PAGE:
But a recent report called “The Sitka Community Food Assessment” reveals that our food system is vulnerable — especially to the unpredictable costs of fuel.
Lisa Sadleir-Hart coordinated the assessment. She stopped by KCAW recently to talk with Robert Woolsey about what Sitka — and communities like it — can do to become more food-secure.
The idea for taking a look at Sitka’s food supply took root, so to speak, at the Community Health Summit in the fall of 2012. At that time, food security was still kind of abstract.
That changed on the night of January 4, when Sitka was rocked by a magnitude 7.2 earthquake. We had 45-minutes to get to high ground, leaving behind all of our grocery stores, and most all of our food, at sea level.
“And it became very real, on a community level, when we actually had that event.”
But even before the threat of a tsunami focused Sitka’s attention on food security, people were feeling the pinch of the high cost of groceries, aggravated by the economic recession beginning in 2008.
“Many of us working in the food arena for a long time also realized that because we were seeing rising food prices, we had a lot of concerns about what that meant for household food security. So we’ve got two layers: Overall community food security — can we provide for ourselves and feed ourselves as a community? And secondarily, Can households do the same?”
With the goal of finding answers to those questions, Sadlier-Hart and her work group adopted the US Department of Agriculture’s Food Security Assessment Toolkit and went to work. They surveyed over 400 Sitkans, conducted focus groups, met with community leaders, and explored alternative sources of information like the Cooperative Extension Agency at the University of Alaska.
A year after the earthquake, food security was no longer abstract. Sadlier-Hart has hard data. Her report brings home several key points.
Read the 2014 Sitka Food Assessment Indicators Report.
“I think a big one that’s a real plus, is how generous our community is. And how reliant we are on customary and traditional foods — what people often call subsistence foods. We eat a lot of deer in this town. We eat a lot of fish and seafood, and we also forage and harvest. And a lot of that gets shared from one household to another. Sometimes related households, sometimes they’re friends. That really jumped off the page at me.”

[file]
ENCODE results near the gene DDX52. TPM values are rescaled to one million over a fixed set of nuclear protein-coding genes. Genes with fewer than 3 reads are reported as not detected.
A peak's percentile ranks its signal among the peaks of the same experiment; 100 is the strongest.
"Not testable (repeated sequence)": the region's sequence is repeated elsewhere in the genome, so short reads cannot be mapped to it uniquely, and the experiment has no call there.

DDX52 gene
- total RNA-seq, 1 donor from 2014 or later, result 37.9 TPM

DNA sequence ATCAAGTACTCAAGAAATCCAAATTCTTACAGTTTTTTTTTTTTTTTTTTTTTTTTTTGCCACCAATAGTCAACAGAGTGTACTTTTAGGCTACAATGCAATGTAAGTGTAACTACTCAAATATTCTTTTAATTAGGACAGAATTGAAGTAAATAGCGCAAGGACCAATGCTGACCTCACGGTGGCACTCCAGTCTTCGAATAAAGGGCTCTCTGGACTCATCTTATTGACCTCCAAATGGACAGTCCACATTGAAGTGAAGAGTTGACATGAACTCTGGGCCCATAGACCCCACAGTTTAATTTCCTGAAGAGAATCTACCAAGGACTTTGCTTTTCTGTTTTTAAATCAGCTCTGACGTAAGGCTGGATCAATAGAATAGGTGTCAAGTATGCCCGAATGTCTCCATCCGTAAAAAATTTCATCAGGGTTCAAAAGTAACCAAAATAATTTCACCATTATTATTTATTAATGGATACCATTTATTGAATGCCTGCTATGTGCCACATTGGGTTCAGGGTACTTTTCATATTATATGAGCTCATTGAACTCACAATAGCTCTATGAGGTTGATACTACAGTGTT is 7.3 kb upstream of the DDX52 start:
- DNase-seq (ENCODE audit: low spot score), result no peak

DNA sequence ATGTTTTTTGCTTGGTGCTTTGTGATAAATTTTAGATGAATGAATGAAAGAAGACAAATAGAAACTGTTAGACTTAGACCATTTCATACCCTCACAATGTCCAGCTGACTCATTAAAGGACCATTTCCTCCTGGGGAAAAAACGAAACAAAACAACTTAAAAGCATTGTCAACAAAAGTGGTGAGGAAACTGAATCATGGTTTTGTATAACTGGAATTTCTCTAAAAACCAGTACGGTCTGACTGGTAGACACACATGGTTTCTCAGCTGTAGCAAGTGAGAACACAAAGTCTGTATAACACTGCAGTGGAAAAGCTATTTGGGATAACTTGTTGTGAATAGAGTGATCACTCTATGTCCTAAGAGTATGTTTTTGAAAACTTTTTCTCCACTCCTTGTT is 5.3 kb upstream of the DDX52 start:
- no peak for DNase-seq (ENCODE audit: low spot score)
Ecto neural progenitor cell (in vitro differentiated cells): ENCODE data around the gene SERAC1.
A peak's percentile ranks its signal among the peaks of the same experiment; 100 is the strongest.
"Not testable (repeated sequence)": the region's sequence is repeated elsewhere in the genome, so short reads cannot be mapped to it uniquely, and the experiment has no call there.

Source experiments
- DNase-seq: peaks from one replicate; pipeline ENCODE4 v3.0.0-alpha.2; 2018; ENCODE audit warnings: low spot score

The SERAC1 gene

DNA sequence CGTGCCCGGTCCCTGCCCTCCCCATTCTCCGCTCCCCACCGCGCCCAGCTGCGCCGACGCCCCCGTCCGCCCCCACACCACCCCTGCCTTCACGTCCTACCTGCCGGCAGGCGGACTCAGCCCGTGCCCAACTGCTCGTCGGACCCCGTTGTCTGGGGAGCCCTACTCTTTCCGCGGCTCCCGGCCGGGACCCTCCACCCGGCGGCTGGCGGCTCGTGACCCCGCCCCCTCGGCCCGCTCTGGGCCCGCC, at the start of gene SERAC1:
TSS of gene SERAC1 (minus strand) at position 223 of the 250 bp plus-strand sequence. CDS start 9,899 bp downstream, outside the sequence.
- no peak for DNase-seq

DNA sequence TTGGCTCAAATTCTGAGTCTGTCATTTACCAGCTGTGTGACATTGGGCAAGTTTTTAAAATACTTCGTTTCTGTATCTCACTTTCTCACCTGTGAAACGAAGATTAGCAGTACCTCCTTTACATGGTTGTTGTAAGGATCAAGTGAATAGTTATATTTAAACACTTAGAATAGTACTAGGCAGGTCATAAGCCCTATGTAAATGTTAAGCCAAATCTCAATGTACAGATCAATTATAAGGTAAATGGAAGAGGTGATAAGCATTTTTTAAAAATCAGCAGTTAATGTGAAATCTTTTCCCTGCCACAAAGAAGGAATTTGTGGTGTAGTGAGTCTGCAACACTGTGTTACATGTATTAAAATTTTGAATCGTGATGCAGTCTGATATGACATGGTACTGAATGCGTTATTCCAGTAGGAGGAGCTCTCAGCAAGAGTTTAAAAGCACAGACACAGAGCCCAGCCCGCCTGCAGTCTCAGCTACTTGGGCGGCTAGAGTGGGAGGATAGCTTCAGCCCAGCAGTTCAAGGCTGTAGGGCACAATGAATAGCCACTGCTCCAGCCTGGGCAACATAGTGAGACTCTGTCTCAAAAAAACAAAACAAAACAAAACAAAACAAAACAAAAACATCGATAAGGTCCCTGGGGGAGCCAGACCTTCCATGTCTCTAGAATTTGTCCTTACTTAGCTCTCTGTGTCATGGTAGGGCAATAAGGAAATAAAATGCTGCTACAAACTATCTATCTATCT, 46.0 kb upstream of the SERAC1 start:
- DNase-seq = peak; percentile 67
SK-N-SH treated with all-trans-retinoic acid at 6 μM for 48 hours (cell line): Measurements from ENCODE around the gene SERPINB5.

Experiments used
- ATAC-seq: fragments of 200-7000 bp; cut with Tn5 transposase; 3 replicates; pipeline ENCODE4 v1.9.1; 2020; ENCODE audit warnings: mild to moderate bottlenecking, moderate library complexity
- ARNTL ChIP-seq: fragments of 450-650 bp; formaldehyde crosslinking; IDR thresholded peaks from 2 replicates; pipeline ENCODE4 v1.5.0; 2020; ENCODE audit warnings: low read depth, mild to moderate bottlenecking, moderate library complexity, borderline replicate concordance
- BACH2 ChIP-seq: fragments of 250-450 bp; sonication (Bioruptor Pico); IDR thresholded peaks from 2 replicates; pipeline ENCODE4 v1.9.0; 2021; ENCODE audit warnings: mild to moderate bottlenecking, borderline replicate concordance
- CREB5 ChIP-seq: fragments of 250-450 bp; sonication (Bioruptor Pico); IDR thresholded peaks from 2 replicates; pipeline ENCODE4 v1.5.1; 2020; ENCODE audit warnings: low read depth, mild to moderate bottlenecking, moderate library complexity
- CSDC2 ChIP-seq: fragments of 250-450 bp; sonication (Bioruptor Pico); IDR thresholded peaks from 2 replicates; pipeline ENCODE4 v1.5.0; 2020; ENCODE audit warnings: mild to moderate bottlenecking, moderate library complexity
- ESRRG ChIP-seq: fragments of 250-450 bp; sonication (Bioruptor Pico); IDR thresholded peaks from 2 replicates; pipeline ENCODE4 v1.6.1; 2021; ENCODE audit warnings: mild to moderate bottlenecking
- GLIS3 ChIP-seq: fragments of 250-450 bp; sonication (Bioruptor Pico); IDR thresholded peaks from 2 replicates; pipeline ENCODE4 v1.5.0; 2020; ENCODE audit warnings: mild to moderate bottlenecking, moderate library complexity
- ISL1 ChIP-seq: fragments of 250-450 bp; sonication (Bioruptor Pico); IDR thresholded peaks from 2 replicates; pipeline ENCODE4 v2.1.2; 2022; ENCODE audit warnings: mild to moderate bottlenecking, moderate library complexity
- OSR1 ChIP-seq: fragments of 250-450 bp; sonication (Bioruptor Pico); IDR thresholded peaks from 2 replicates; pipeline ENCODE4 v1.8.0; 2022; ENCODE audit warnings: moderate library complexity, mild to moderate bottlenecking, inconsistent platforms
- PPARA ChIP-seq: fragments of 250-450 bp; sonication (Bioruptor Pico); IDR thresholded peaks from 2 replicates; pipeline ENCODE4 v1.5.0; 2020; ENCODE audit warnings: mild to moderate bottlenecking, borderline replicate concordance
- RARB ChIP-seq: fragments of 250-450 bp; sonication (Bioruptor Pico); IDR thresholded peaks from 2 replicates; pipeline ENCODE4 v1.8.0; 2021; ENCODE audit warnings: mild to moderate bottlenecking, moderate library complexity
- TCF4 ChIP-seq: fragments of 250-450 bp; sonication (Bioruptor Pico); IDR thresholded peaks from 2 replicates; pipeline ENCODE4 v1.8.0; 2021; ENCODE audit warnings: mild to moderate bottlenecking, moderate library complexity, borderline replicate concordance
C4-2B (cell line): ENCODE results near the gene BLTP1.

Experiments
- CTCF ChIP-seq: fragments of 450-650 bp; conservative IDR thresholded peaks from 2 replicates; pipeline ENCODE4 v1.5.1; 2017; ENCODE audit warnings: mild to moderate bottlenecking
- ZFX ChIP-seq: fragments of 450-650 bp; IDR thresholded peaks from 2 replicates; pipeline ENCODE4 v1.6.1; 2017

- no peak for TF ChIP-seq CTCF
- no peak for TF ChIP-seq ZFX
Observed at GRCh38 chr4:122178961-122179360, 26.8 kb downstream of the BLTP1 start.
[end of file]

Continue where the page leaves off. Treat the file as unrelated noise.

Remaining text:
Sadlier-Hart says that the use of food stamps has increased by 40-percent in Sitka since the mid-2000s. Grocery prices began a sharp climb in 2008, harnessed to the cost of fuel. The assessment shows clearly who is bearing the brunt of this perfect storm of economic insecurity.
“When we talked to elders in a focus group, some of them go without. They don’t eat. And others get real creative. Some single-parent families, they’ll show up at church potlucks to try to get a meal for them and their kids. Some real interesting strategies. That sort of stuff also popped out at me.”
The food assessment is a huge source of information about economic conditions in Sitka. It’s also a tool for making policy. Sadleir-Hart says a first step is to begin to make more public land available for gardening.
We know that for many households, 95-percent of their food is imported. Most of the food we eat in the state is imported — 95-percent of it from somewhere else. As recent as the 1950s, that was only 50-percent. I think we can get to 50-percent over the next couple of decades. This is a long-term venture. It took us a long time, with cheap oil and transportation to kind of get us into this really — I don’t know if you would call it lazy — but we’ve not had to work very hard at accessing our food.
KCAW — 50-percent is a lot of potatoes.
Sadleir-Hart — It’s a lot of potatoes, it’s a lot of seaweed, it’s a lot of deer, it’s a lot of lingcod. It’s a lot of gardens. You can grow a lot of food. I grow a lot of food out of my garden. A lot of which I don’t eat, which I donate to the Farmers’ Market. So if I can do it, I think other people can do it.
Sadleir-Hart also believes it’s important to maintain eligibility for food stamps, as much for the economic impact of the program as for its contribution to nutrition. She says it pumps about over $1-million annually into the economy.
She also says Sitka’s rural subsistence designation — and the access it allows to customary and traditional foods — is more than a lifestyle choice. Hunting, fishing, and gathering are a major economic component of food security.
“Deer meat alone was almost $1.5-million in a year. So if we were going to try to replace deer meat out with some other equivalent protein source, most households couldn’t afford to buy it, quite frankly.”